Learn more from us here: http://bit.ly/36ci0yF

Thanks

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Lean Sing Ding
Lean Sing Ding, Client Experience Lead at Endowus
Level 4. Prodigy
Updated on 29 Oct 2019

Hi Anon,

If I were in your position - being the cautious individual and kiasu/kiasee individual that I am - I would do this in this particular order:

1.) Before investing - to research and build my own financial literacy: there are a plethora of good local financial blogs such as https://investmentmoats.com/, https://financialhorse.com/, https://heartlandboy.com/ - pick one and read away. You too can check out https://endowus.com/insights/ (Disclaimer I work for Endowus :)

2.) Since you already have some monies in what is often deemed a "tactical" investment such as private shares in the local crypto company - why not look at traditional asset classes such as bonds and equities to build a "core" portfolio. With this core portfolio - and with time on your side - you can leverage the power of compounding to your advantage.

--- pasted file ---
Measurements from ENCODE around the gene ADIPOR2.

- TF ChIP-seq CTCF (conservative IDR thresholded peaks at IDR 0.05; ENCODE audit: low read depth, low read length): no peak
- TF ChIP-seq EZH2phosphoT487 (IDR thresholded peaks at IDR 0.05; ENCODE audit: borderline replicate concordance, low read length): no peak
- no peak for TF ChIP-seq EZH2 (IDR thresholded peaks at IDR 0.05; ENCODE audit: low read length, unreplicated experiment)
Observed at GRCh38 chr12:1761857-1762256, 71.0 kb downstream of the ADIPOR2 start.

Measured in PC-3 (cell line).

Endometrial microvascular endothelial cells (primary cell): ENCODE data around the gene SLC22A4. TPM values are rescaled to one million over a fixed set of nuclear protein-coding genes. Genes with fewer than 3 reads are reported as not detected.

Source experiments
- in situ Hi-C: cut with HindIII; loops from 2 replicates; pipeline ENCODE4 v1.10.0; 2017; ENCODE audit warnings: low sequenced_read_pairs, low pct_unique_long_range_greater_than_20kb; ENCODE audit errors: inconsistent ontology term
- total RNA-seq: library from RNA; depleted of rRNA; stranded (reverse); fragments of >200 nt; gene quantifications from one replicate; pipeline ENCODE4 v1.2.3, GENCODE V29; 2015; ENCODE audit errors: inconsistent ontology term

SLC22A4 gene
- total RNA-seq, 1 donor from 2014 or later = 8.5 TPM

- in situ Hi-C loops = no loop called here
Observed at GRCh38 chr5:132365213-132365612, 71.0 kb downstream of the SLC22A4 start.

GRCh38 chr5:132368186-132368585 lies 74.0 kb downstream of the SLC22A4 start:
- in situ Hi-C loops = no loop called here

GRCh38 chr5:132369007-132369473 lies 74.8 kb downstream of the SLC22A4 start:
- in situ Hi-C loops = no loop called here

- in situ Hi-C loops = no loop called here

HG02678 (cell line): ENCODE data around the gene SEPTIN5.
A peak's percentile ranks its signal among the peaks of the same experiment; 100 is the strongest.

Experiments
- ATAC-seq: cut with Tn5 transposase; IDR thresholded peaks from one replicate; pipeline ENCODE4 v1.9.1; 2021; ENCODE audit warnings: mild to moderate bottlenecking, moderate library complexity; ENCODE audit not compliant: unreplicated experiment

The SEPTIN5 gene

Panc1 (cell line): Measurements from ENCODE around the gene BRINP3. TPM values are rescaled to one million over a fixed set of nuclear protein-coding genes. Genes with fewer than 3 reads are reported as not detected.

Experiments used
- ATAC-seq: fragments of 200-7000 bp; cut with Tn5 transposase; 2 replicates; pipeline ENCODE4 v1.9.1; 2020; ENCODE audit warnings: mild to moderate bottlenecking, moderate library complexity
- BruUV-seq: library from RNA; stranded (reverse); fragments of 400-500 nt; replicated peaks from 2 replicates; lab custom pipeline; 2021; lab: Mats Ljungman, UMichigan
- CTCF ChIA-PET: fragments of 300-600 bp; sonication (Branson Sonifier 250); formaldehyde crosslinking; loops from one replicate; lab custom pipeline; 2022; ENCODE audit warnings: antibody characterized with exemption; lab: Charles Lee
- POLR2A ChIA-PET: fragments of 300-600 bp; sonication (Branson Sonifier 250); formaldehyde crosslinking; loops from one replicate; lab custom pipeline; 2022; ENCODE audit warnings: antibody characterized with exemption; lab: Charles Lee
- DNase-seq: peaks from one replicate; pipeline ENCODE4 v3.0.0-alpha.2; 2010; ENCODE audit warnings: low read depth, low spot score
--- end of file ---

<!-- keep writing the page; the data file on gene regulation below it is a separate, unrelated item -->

3.) Evaluate the different offerings of "Robo" Advisors and understand their value proposition, fees, underlying investment instruments and the experience of their management team. All the best in your journey and your studies!

Stay Globally Invested, Keep Cost Low, Diversify

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Bjorn Ng
Bjorn Ng
Level 9. God of Wisdom
Answered on 05 Dec 2019

Hey there! I would suggest to build up your savings first - Assuming that $50,000 is your total sum, do keep away an emergency fund aside, I would think $20,000 is fair enough. For the other $30,000, before you invest, do make sure you have built up your investing knowledge and aware of what you are comfortable with to invest. Always and always INVEST IN WHAT YOU CAN AFFORD TO LOSE.